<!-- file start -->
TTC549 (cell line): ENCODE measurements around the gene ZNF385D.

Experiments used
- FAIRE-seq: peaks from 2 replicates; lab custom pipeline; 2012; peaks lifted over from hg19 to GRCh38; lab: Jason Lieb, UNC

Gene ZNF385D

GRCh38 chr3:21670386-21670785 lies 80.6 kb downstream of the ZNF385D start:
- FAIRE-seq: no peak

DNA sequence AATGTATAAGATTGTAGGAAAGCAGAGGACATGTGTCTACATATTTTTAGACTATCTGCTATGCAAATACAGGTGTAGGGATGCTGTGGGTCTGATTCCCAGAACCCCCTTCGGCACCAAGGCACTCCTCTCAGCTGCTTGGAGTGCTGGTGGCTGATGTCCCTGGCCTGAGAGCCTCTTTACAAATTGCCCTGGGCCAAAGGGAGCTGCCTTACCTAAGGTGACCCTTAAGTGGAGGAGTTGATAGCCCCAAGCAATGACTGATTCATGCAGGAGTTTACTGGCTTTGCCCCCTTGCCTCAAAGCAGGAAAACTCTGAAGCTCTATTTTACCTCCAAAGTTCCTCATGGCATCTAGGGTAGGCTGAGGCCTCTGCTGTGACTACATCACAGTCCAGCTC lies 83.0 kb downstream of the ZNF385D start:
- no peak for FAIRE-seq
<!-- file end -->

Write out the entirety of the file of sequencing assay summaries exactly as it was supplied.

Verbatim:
TTC549 (cell line): ENCODE measurements around the gene ZNF385D.

Experiments used
- FAIRE-seq: peaks from 2 replicates; lab custom pipeline; 2012; peaks lifted over from hg19 to GRCh38; lab: Jason Lieb, UNC

Gene ZNF385D

GRCh38 chr3:21670386-21670785 lies 80.6 kb downstream of the ZNF385D start:
- FAIRE-seq: no peak

DNA sequence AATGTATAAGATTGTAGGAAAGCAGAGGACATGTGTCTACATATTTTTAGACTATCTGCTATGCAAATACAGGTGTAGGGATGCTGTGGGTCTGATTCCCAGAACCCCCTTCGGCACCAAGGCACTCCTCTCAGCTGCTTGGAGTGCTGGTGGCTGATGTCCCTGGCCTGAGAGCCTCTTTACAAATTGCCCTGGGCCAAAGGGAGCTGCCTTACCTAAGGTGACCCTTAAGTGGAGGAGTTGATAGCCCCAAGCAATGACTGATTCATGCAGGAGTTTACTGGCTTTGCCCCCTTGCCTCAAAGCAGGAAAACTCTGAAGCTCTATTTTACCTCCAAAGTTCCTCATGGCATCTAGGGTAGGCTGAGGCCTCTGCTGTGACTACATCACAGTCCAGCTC lies 83.0 kb downstream of the ZNF385D start:
- no peak for FAIRE-seq